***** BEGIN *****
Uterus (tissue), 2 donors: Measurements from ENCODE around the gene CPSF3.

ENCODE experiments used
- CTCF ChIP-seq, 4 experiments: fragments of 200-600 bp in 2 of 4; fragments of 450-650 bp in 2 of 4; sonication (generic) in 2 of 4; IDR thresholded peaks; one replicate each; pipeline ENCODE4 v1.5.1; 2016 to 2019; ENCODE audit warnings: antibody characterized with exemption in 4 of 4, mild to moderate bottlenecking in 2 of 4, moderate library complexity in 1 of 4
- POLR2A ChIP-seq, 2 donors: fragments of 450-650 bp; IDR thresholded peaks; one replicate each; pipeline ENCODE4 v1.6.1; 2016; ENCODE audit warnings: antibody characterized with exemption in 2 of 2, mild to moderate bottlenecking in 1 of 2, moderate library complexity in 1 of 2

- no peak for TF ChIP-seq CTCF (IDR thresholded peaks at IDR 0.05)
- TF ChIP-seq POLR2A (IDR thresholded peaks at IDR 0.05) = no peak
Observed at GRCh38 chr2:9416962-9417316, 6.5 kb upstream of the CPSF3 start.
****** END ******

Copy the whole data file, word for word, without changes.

Uterus (tissue), 2 donors: Measurements from ENCODE around the gene CPSF3.

ENCODE experiments used
- CTCF ChIP-seq, 4 experiments: fragments of 200-600 bp in 2 of 4; fragments of 450-650 bp in 2 of 4; sonication (generic) in 2 of 4; IDR thresholded peaks; one replicate each; pipeline ENCODE4 v1.5.1; 2016 to 2019; ENCODE audit warnings: antibody characterized with exemption in 4 of 4, mild to moderate bottlenecking in 2 of 4, moderate library complexity in 1 of 4
- POLR2A ChIP-seq, 2 donors: fragments of 450-650 bp; IDR thresholded peaks; one replicate each; pipeline ENCODE4 v1.6.1; 2016; ENCODE audit warnings: antibody characterized with exemption in 2 of 2, mild to moderate bottlenecking in 1 of 2, moderate library complexity in 1 of 2

- no peak for TF ChIP-seq CTCF (IDR thresholded peaks at IDR 0.05)
- TF ChIP-seq POLR2A (IDR thresholded peaks at IDR 0.05) = no peak
Observed at GRCh38 chr2:9416962-9417316, 6.5 kb upstream of the CPSF3 start.